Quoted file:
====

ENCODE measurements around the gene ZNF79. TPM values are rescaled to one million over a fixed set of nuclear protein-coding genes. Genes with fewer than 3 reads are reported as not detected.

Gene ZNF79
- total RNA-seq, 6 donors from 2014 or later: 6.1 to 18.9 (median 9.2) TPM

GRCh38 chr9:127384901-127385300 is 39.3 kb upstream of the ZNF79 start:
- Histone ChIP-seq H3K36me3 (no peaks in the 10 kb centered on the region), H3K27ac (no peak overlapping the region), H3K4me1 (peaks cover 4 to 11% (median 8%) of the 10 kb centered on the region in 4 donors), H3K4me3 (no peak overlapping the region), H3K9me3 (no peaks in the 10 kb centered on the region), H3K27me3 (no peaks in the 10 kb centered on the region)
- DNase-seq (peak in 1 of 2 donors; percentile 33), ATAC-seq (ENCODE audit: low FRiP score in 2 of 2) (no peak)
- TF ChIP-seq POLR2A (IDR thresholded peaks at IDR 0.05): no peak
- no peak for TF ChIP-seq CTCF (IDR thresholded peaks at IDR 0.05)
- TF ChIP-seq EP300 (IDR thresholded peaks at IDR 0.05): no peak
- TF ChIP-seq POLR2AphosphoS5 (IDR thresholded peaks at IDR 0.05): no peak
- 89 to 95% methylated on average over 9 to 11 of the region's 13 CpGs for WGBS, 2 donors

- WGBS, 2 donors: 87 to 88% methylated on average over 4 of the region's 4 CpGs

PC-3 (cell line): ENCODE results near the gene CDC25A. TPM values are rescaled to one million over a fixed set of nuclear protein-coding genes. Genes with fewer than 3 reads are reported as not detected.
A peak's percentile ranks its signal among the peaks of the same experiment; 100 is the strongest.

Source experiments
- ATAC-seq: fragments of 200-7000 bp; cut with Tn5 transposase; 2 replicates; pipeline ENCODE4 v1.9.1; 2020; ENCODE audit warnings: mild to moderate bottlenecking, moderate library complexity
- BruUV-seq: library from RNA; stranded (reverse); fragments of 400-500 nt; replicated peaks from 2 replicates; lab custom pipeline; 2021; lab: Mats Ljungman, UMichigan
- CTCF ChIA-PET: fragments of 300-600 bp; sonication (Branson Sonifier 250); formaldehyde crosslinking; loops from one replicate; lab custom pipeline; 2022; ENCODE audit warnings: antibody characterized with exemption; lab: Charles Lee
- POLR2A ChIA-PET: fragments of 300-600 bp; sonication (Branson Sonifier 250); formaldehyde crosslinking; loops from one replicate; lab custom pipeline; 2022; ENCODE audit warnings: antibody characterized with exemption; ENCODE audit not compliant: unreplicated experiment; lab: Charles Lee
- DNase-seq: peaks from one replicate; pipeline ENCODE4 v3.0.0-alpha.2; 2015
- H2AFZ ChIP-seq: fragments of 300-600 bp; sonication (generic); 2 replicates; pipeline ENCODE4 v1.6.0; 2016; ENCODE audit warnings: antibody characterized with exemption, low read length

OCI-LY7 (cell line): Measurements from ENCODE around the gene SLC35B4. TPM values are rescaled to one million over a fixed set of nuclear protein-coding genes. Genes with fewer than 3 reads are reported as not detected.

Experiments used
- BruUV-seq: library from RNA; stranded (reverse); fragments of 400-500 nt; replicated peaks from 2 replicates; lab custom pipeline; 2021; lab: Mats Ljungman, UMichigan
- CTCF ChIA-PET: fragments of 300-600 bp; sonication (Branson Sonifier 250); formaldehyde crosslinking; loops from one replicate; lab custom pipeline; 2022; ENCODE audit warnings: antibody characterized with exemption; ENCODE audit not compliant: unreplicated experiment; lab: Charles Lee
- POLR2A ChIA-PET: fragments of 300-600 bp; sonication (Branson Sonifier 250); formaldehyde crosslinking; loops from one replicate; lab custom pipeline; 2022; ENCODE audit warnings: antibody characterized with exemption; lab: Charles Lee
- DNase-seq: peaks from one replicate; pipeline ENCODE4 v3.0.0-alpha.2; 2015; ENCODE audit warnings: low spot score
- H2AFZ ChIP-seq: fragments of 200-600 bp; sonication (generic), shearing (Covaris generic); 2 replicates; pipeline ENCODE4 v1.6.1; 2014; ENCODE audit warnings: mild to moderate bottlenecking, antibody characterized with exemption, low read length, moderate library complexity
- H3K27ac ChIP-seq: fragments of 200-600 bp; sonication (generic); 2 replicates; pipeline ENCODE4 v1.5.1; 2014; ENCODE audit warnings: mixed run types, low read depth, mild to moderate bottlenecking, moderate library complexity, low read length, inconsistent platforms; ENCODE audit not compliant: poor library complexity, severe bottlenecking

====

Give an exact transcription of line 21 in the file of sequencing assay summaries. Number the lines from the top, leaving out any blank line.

- H2AFZ ChIP-seq: fragments of 300-600 bp; sonication (generic); 2 replicates; pipeline ENCODE4 v1.6.0; 2016; ENCODE audit warnings: antibody characterized with exemption, low read length